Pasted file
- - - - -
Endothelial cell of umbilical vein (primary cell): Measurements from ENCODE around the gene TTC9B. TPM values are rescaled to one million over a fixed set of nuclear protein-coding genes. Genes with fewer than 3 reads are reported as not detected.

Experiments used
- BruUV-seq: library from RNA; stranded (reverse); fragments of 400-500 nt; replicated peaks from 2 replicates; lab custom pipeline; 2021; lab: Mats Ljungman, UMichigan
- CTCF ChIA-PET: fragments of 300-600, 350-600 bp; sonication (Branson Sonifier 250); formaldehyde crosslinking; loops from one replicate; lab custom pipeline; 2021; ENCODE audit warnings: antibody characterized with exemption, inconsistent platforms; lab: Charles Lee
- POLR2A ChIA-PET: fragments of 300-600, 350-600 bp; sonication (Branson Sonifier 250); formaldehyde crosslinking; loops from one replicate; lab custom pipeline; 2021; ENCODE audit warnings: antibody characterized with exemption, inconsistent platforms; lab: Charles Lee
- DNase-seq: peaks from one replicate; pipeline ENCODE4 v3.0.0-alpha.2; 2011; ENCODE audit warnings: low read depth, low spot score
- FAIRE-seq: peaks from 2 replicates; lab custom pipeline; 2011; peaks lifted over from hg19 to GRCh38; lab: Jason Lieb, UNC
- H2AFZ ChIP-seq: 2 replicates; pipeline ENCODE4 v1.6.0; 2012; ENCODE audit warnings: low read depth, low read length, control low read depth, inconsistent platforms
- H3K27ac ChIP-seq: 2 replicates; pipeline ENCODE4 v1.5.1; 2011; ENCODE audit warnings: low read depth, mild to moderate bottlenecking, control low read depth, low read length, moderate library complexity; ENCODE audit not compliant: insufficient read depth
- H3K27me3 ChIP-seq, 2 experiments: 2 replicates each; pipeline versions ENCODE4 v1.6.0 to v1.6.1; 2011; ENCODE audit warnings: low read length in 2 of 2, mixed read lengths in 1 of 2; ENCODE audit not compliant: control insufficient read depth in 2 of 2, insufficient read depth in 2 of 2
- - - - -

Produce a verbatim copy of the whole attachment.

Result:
Endothelial cell of umbilical vein (primary cell): Measurements from ENCODE around the gene TTC9B. TPM values are rescaled to one million over a fixed set of nuclear protein-coding genes. Genes with fewer than 3 reads are reported as not detected.

Experiments used
- BruUV-seq: library from RNA; stranded (reverse); fragments of 400-500 nt; replicated peaks from 2 replicates; lab custom pipeline; 2021; lab: Mats Ljungman, UMichigan
- CTCF ChIA-PET: fragments of 300-600, 350-600 bp; sonication (Branson Sonifier 250); formaldehyde crosslinking; loops from one replicate; lab custom pipeline; 2021; ENCODE audit warnings: antibody characterized with exemption, inconsistent platforms; lab: Charles Lee
- POLR2A ChIA-PET: fragments of 300-600, 350-600 bp; sonication (Branson Sonifier 250); formaldehyde crosslinking; loops from one replicate; lab custom pipeline; 2021; ENCODE audit warnings: antibody characterized with exemption, inconsistent platforms; lab: Charles Lee
- DNase-seq: peaks from one replicate; pipeline ENCODE4 v3.0.0-alpha.2; 2011; ENCODE audit warnings: low read depth, low spot score
- FAIRE-seq: peaks from 2 replicates; lab custom pipeline; 2011; peaks lifted over from hg19 to GRCh38; lab: Jason Lieb, UNC
- H2AFZ ChIP-seq: 2 replicates; pipeline ENCODE4 v1.6.0; 2012; ENCODE audit warnings: low read depth, low read length, control low read depth, inconsistent platforms
- H3K27ac ChIP-seq: 2 replicates; pipeline ENCODE4 v1.5.1; 2011; ENCODE audit warnings: low read depth, mild to moderate bottlenecking, control low read depth, low read length, moderate library complexity; ENCODE audit not compliant: insufficient read depth
- H3K27me3 ChIP-seq, 2 experiments: 2 replicates each; pipeline versions ENCODE4 v1.6.0 to v1.6.1; 2011; ENCODE audit warnings: low read length in 2 of 2, mixed read lengths in 1 of 2; ENCODE audit not compliant: control insufficient read depth in 2 of 2, insufficient read depth in 2 of 2